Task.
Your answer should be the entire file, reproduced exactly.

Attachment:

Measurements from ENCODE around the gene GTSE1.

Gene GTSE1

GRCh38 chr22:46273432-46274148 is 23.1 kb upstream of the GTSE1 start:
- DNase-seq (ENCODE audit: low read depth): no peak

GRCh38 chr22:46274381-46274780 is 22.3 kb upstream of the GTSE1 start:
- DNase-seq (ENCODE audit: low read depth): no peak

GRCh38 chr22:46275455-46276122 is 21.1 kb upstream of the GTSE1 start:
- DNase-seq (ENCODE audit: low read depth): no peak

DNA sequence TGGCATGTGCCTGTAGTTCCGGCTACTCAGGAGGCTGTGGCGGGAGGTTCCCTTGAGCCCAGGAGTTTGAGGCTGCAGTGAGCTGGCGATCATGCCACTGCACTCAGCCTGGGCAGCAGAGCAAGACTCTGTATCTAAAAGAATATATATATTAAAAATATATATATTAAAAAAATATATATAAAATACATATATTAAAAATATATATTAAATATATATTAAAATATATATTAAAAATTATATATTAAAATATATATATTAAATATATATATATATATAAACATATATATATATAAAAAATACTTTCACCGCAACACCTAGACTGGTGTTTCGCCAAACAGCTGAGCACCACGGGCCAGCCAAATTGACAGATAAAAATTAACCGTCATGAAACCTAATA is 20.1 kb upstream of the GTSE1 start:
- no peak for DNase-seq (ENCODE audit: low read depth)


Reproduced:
Measurements from ENCODE around the gene GTSE1.

Gene GTSE1

GRCh38 chr22:46273432-46274148 is 23.1 kb upstream of the GTSE1 start:
- DNase-seq (ENCODE audit: low read depth): no peak

GRCh38 chr22:46274381-46274780 is 22.3 kb upstream of the GTSE1 start:
- DNase-seq (ENCODE audit: low read depth): no peak

GRCh38 chr22:46275455-46276122 is 21.1 kb upstream of the GTSE1 start:
- DNase-seq (ENCODE audit: low read depth): no peak

DNA sequence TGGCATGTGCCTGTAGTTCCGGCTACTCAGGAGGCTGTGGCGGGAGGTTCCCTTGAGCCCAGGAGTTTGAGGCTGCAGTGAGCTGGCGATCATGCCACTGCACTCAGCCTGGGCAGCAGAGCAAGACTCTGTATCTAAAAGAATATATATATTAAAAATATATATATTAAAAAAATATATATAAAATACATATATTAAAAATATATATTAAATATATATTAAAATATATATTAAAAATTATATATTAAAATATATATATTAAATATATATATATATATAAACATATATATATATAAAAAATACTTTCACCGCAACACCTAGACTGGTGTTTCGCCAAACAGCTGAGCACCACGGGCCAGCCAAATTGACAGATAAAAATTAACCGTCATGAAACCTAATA is 20.1 kb upstream of the GTSE1 start:
- no peak for DNase-seq (ENCODE audit: low read depth)